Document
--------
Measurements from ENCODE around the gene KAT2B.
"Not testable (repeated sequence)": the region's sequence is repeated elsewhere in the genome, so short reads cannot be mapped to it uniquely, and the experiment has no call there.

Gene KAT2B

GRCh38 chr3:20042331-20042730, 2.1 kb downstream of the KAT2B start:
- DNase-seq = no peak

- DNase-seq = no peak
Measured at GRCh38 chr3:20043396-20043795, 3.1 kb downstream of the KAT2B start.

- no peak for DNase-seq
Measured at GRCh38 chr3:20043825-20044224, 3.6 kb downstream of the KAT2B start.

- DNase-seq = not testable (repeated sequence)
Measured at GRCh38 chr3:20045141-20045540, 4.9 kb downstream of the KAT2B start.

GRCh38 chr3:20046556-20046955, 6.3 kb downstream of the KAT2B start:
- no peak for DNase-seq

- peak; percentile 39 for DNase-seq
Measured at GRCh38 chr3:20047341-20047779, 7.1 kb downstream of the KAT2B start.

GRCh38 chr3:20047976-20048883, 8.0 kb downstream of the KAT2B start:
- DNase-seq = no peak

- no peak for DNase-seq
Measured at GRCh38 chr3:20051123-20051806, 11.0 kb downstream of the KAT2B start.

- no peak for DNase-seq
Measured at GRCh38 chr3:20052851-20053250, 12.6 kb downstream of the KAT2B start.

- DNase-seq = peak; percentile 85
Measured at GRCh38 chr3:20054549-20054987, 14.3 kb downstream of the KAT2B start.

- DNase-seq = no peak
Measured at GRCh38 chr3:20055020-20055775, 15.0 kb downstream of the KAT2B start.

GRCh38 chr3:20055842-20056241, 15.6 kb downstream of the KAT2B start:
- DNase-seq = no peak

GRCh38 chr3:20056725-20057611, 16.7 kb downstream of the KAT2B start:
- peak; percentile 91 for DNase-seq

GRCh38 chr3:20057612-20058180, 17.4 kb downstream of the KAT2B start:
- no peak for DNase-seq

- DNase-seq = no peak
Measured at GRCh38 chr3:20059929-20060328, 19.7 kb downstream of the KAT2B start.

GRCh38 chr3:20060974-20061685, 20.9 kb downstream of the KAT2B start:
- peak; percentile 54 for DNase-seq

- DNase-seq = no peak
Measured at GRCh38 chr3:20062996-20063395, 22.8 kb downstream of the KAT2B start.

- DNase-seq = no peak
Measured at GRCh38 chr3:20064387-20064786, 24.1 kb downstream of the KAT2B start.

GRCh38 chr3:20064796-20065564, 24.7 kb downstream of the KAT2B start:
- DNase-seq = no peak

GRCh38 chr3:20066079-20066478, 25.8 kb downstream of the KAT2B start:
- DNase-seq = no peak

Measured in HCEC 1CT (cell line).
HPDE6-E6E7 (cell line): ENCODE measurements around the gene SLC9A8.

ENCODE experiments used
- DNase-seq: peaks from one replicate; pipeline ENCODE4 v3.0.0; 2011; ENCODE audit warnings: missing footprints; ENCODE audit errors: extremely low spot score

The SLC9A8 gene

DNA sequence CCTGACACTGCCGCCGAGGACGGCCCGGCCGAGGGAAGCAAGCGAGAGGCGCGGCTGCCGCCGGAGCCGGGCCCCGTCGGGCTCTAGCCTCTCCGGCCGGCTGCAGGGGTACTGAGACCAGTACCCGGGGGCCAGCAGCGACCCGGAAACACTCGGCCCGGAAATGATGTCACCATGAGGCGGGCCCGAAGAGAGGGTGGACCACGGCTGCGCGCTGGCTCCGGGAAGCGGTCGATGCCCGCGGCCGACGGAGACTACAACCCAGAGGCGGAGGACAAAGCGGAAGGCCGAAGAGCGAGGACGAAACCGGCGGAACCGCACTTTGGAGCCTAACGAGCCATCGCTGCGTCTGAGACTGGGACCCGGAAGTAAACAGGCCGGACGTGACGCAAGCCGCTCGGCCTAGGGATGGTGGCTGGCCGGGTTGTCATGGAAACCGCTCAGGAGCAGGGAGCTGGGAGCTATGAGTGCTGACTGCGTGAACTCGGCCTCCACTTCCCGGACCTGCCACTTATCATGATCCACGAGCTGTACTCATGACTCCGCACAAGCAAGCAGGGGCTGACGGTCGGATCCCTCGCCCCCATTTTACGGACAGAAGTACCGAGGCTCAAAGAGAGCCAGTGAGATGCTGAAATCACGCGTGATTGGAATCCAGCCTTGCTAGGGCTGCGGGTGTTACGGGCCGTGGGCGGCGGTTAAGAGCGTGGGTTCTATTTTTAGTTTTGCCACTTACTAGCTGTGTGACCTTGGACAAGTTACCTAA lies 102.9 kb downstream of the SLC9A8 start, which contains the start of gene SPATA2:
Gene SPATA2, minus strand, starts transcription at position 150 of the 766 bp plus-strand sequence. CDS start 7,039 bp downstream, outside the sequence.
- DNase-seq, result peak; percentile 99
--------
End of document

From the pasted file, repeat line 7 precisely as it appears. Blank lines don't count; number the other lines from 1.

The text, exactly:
Measured at GRCh38 chr3:20043396-20043795, 3.1 kb downstream of the KAT2B start.